If you didn’t cancel that DD, you could be contributing to the £13.7billion we as a nation throw away each year by paying for direct debits we no longer need.
Who’s paying what?
Research from MoneySuperMarket has found that 89% of UK adults currently use direct debits, paying out an average of £311 per month, with a quarter (26%) shelling out over £500 a month in automated payments.
The problem is that half of these direct debit users haven’t a clue how many payments have been set up, while 7% - or some 3.6million people - admit they’re currently paying for unnecessary bills.
The research also reveals how those of us who are regularly paying unnecessary bills are doing so to the tune of £70 a month – all of which adds up to an eye-watering £13.7billion leaving our collective accounts for no good reason at all.
And it’s even worse for those in the 18-34 age group as around a fifth (18%) have no idea how many direct debits they have set up and in the process are throwing away around £97 a month, or £1,169 a year.
So where is all this money going?
Check statements, cancel payments
We’re effectively washing money down the drain as one-in-five (20%) of us admit we are still paying utility companies for services we no longer use, while 17% are paying for a needless phone contract and 16% for insurance that’s no longer needed.
And it’s that 18-34 age bracket forking out more than any other, with a quarter (25%) still paying an old phone contract and just over one-in-ten (12%) paying for a gym membership they’re not making the most of. Incidentally, if you’ve a gym contract you could do with getting out of, read my article Given up the gym? Now it’s easier to get out of your contract.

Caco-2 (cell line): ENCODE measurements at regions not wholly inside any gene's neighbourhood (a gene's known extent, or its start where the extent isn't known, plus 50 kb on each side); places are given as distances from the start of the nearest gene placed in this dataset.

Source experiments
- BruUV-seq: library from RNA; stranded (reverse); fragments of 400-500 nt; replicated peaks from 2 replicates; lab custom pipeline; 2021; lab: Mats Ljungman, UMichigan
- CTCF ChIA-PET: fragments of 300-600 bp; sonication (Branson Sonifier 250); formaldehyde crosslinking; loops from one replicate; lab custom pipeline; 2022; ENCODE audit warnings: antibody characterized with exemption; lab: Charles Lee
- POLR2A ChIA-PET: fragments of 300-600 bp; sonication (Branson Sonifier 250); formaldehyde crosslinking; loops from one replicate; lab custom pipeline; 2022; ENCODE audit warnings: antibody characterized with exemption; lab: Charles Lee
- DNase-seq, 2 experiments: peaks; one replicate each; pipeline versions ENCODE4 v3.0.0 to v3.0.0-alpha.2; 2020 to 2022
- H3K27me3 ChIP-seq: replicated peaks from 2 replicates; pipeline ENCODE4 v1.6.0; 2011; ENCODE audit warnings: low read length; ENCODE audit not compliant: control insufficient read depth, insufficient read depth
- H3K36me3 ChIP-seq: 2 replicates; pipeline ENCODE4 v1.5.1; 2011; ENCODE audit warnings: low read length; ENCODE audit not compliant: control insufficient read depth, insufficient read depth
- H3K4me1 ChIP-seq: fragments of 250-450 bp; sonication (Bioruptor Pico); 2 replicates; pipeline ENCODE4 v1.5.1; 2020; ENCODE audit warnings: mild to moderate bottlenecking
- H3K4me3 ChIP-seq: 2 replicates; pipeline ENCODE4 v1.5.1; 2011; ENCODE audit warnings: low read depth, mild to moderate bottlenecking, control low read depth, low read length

The problem appears to be that we set up these direct debits to ensure we never miss a payment for the services we’re after, but then forget to cancel the things when our interest wanes and don’t regularly check our accounts to see where we’re up to - 5% of people scrutinise their bank statements just once a year.
And while we can get services at a reduced rate by paying for them via direct debit, this quickly becomes a false economy if we carry on those payments when we no longer require that service.
Kevin Mountford, head of banking at MoneySuperMarket, said: “Direct Debits are an easy and convenient way to make payments for household bills, subscriptions and memberships for the majority of bank account holders in the UK. Households face a huge number of outgoings which they may lose track of, therefore an automatic payment can help to keep on top of managing bills and avoid the issue of missing payments and accruing charges and fines.
“However, consumers must be proactive and manage their own finances to ensure they are not throwing money down the drain by paying Direct Debits they no longer use, especially at a time when many household finances are still under pressure. A relatively small monthly payment soon adds up to a lot of money and there is just no excuse to let these lie. You should have a clear idea of what is coming in and going out of your account each month - spend five minutes looking at statements and identifying any mysterious payments you don’t recognise. You should also consider payments such as unused gym memberships or annual subscriptions, as this could shave excess pounds off your monthly outgoings.”
So make sure you regularly check your statements and if you’re still paying for something you no longer want or need, contact the company in question to cancel the service then do away with the direct debit by cancelling it with your bank.
Please note: any rates or deals mentioned in this article were available at the time of writing. Click on a highlighted product and apply direct.